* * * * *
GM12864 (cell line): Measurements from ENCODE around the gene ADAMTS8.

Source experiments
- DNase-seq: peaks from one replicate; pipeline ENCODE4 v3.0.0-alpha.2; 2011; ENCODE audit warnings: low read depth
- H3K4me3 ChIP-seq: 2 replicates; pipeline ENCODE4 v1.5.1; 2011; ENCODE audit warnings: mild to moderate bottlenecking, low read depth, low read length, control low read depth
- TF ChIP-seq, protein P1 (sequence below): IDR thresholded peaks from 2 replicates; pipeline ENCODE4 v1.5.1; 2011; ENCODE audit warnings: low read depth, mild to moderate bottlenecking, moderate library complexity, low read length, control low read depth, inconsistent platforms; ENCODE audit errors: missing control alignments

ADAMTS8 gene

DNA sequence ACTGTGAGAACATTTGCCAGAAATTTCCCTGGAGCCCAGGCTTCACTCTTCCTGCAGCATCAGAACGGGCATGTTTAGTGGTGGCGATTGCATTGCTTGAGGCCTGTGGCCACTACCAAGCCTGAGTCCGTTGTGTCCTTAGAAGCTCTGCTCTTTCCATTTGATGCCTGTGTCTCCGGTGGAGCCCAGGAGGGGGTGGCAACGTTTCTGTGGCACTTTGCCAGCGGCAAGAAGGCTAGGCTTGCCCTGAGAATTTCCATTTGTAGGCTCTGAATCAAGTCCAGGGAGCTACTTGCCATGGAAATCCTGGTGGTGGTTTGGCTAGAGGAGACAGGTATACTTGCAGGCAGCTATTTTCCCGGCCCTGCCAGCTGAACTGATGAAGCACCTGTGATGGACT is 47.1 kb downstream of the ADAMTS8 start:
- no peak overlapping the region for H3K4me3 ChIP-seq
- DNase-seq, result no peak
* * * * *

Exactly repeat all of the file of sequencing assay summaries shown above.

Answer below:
GM12864 (cell line): Measurements from ENCODE around the gene ADAMTS8.

Source experiments
- DNase-seq: peaks from one replicate; pipeline ENCODE4 v3.0.0-alpha.2; 2011; ENCODE audit warnings: low read depth
- H3K4me3 ChIP-seq: 2 replicates; pipeline ENCODE4 v1.5.1; 2011; ENCODE audit warnings: mild to moderate bottlenecking, low read depth, low read length, control low read depth
- TF ChIP-seq, protein P1 (sequence below): IDR thresholded peaks from 2 replicates; pipeline ENCODE4 v1.5.1; 2011; ENCODE audit warnings: low read depth, mild to moderate bottlenecking, moderate library complexity, low read length, control low read depth, inconsistent platforms; ENCODE audit errors: missing control alignments

ADAMTS8 gene

DNA sequence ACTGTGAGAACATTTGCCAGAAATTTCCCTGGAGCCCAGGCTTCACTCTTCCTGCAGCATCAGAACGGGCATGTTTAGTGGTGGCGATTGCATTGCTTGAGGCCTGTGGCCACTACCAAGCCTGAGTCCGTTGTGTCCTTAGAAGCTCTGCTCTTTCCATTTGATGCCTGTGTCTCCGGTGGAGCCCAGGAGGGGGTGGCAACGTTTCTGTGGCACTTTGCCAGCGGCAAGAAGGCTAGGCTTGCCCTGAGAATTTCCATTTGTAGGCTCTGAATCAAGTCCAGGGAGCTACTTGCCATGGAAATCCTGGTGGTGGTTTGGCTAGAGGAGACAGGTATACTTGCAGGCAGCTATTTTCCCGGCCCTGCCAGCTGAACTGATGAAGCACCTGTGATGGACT is 47.1 kb downstream of the ADAMTS8 start:
- no peak overlapping the region for H3K4me3 ChIP-seq
- DNase-seq, result no peak